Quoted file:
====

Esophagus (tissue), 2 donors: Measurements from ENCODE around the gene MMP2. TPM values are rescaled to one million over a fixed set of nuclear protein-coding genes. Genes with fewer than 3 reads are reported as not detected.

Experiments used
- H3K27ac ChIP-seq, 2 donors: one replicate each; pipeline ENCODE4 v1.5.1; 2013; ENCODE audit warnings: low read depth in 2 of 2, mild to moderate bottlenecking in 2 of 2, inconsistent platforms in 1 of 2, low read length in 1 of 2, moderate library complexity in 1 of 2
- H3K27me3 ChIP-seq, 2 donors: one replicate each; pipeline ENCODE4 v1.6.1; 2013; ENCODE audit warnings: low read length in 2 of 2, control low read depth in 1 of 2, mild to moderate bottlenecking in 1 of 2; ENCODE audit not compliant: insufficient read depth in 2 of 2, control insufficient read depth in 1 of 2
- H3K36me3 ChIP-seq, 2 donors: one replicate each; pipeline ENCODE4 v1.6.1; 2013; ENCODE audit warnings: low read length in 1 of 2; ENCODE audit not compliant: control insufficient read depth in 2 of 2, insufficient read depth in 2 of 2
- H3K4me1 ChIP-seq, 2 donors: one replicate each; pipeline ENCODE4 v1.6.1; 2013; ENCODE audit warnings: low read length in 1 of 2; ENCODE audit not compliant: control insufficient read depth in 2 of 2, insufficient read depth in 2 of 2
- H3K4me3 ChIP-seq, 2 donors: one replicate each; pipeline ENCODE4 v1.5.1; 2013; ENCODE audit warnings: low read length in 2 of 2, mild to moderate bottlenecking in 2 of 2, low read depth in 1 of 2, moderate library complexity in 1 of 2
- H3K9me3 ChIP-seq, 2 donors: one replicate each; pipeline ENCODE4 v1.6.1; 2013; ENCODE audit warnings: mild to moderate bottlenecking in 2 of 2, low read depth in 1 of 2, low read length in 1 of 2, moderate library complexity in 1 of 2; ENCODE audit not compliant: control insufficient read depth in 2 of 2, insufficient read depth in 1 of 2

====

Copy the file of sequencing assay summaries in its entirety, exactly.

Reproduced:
Esophagus (tissue), 2 donors: Measurements from ENCODE around the gene MMP2. TPM values are rescaled to one million over a fixed set of nuclear protein-coding genes. Genes with fewer than 3 reads are reported as not detected.

Experiments used
- H3K27ac ChIP-seq, 2 donors: one replicate each; pipeline ENCODE4 v1.5.1; 2013; ENCODE audit warnings: low read depth in 2 of 2, mild to moderate bottlenecking in 2 of 2, inconsistent platforms in 1 of 2, low read length in 1 of 2, moderate library complexity in 1 of 2
- H3K27me3 ChIP-seq, 2 donors: one replicate each; pipeline ENCODE4 v1.6.1; 2013; ENCODE audit warnings: low read length in 2 of 2, control low read depth in 1 of 2, mild to moderate bottlenecking in 1 of 2; ENCODE audit not compliant: insufficient read depth in 2 of 2, control insufficient read depth in 1 of 2
- H3K36me3 ChIP-seq, 2 donors: one replicate each; pipeline ENCODE4 v1.6.1; 2013; ENCODE audit warnings: low read length in 1 of 2; ENCODE audit not compliant: control insufficient read depth in 2 of 2, insufficient read depth in 2 of 2
- H3K4me1 ChIP-seq, 2 donors: one replicate each; pipeline ENCODE4 v1.6.1; 2013; ENCODE audit warnings: low read length in 1 of 2; ENCODE audit not compliant: control insufficient read depth in 2 of 2, insufficient read depth in 2 of 2
- H3K4me3 ChIP-seq, 2 donors: one replicate each; pipeline ENCODE4 v1.5.1; 2013; ENCODE audit warnings: low read length in 2 of 2, mild to moderate bottlenecking in 2 of 2, low read depth in 1 of 2, moderate library complexity in 1 of 2
- H3K9me3 ChIP-seq, 2 donors: one replicate each; pipeline ENCODE4 v1.6.1; 2013; ENCODE audit warnings: mild to moderate bottlenecking in 2 of 2, low read depth in 1 of 2, low read length in 1 of 2, moderate library complexity in 1 of 2; ENCODE audit not compliant: control insufficient read depth in 2 of 2, insufficient read depth in 1 of 2